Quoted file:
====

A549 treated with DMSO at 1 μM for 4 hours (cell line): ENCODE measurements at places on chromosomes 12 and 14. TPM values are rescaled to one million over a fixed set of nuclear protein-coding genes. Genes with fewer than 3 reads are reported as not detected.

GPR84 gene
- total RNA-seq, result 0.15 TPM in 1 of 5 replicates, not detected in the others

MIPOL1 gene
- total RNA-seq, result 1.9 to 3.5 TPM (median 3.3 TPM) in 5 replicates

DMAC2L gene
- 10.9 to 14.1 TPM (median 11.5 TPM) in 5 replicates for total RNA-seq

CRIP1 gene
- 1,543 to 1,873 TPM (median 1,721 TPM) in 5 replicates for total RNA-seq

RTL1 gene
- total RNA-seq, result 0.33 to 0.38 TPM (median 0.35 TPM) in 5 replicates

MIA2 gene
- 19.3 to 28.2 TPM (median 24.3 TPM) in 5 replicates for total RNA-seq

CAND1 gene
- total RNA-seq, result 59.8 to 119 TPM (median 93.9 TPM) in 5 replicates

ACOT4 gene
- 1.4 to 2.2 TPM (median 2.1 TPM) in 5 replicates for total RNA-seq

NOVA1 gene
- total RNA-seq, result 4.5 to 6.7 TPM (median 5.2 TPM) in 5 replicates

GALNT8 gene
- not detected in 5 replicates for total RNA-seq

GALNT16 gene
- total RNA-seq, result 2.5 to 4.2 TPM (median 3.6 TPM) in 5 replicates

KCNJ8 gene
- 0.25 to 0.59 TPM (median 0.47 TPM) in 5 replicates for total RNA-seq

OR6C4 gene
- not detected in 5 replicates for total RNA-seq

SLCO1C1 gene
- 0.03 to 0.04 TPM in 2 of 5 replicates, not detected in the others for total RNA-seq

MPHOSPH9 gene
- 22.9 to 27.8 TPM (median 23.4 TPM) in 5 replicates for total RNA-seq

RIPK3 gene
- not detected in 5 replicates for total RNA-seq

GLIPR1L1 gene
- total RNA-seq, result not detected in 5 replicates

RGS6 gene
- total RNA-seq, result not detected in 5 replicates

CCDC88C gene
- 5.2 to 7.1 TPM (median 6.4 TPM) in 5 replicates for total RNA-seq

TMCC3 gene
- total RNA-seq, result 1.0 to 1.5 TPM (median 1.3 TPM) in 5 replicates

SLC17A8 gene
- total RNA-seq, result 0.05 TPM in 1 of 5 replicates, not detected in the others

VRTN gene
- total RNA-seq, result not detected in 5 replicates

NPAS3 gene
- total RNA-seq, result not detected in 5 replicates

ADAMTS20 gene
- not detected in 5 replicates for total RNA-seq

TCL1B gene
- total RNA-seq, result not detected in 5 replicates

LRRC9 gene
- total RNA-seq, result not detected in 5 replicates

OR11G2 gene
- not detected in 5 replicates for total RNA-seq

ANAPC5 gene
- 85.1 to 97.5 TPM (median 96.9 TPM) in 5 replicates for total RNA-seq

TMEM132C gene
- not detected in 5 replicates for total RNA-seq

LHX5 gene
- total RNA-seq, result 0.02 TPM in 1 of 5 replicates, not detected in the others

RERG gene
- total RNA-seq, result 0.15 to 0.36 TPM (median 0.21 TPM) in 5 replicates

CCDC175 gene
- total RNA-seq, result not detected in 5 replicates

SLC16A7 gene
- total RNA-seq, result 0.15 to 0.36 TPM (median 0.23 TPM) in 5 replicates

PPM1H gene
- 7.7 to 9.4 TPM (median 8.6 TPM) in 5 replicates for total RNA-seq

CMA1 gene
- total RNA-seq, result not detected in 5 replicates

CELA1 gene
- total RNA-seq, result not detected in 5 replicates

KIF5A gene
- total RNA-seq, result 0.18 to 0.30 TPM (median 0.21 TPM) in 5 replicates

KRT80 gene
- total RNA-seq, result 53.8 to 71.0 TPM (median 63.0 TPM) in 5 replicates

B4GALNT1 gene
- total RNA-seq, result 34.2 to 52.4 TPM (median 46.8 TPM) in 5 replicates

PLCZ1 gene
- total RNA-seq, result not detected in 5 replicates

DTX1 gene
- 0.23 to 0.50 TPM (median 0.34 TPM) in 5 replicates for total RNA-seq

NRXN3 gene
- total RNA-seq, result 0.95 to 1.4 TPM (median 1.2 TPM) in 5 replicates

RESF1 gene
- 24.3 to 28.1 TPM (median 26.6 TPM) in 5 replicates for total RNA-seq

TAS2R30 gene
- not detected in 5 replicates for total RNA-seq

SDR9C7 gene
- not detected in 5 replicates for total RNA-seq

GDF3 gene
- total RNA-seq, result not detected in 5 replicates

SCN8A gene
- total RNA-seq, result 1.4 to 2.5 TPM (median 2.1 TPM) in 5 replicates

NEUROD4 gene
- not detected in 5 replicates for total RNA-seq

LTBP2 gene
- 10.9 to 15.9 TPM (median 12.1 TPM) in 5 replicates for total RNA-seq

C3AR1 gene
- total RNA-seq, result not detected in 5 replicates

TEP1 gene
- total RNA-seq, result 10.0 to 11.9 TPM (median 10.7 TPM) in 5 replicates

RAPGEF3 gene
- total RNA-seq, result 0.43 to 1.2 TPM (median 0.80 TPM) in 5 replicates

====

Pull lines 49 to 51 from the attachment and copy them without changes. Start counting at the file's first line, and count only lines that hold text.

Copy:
- not detected in 5 replicates for total RNA-seq

TCL1B gene
- total RNA-seq, result not detected in 5 replicates